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This project's goal was to provide a preliminary sketch of the use of text-mining tools as an emerging methodology within a number of systematic review processes. We sought to provide information addressing pressing questions individuals and organizations face when considering utilizing text-mining tools.
We searched the literature to identify and summarize research on the use of text-mining tools within the systematic review context. We conducted telephone interviews with Key Informants (KIs; n=8) using a semi-structured instrument and subsequent qualitative analysis to explore issues surrounding the implementation and use of text-mining tools. Lastly, we compiled a list of text-mining tools to support systematic review methods and evaluated the tools using an informal descriptive appraisal tool.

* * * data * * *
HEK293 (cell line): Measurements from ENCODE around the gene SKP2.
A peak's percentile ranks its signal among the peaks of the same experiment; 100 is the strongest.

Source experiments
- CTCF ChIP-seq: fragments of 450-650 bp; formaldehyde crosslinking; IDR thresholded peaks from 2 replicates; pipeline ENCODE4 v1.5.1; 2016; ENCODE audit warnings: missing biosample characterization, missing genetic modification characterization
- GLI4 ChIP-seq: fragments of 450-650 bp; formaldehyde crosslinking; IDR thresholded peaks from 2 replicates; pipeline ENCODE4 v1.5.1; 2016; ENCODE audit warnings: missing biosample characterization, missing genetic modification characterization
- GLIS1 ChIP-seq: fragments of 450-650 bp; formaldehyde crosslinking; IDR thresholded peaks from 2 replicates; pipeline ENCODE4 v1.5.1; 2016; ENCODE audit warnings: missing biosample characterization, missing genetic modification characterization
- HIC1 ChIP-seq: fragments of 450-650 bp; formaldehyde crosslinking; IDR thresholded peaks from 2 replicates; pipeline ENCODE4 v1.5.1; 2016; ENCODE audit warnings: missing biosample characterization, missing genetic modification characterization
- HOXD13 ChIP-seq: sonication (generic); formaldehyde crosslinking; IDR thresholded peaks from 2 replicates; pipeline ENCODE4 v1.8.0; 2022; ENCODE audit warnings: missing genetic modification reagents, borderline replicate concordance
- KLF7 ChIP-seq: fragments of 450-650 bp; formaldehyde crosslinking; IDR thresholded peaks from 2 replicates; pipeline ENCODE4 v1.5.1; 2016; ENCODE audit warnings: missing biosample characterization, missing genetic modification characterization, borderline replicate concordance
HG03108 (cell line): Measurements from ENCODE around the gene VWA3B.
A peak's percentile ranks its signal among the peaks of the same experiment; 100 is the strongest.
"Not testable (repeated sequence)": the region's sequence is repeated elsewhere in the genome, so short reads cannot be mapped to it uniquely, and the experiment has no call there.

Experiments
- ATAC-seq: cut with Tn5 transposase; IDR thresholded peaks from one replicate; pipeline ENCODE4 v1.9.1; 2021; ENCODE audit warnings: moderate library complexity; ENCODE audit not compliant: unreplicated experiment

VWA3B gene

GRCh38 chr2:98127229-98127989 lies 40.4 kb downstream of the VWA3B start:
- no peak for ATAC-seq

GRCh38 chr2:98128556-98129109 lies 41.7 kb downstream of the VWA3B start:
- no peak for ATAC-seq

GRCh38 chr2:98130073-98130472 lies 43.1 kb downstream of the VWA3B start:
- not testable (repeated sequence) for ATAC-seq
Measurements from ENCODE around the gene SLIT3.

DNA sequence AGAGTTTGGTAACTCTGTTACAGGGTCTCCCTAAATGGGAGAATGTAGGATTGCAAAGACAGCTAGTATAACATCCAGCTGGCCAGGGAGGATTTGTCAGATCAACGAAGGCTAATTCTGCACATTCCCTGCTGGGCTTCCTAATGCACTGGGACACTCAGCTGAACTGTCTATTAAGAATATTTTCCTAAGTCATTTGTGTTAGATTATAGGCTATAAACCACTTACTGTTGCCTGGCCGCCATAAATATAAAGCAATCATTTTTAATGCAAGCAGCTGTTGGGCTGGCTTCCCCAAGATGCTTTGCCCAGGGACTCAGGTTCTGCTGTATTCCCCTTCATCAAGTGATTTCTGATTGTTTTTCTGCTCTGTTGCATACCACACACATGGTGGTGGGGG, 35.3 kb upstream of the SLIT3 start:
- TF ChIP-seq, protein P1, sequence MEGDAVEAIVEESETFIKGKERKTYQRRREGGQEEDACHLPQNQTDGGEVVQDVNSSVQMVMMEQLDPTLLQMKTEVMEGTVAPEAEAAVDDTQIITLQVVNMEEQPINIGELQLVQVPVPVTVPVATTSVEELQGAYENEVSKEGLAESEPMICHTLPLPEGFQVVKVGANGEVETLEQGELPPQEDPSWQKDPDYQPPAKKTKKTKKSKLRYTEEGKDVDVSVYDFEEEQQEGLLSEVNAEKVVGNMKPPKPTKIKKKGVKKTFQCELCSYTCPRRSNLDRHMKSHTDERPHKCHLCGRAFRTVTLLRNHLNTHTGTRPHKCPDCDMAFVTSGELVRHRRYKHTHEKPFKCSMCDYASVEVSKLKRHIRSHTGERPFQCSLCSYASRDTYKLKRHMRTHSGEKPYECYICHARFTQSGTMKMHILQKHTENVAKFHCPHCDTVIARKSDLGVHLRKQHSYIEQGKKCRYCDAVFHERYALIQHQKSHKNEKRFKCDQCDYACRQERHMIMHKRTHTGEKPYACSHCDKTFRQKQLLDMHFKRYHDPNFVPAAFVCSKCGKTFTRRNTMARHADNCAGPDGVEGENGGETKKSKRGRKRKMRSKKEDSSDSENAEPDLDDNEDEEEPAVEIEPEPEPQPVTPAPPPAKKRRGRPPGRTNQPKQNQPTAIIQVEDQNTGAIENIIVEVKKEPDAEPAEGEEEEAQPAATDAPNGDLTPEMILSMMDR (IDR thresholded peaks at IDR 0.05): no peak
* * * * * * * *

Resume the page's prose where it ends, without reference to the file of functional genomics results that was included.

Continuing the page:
The literature review identified 122 articles that met inclusion criteria, including two recent systematic reviews on the use of text-mining tools in the screening and data abstraction steps of systematic reviews. In addition to these two steps, a preliminary exploration of the literature on searching and other less-studied steps are presented. Support for the use of text-mining was strong amongst the KIs overall, though most KIs noted some performance caveats and/or areas in which further research is necessary. We evaluated 111 text-mining tools identified from the literature review and KI interviews.
Text-mining tools are currently being used within several systematic review organizations for a variety of review processes (e.g., searching, screening abstracts), and the published evidence-base is growing fairly rapidly in breadth and levels of evidence. Several outstanding questions remain for future empirical research to address regarding the reliability and validity of using these emerging technologies across a variety of review processes and whether these generalize across the scope of review topics. Guidance on reporting the use of these tools would be useful.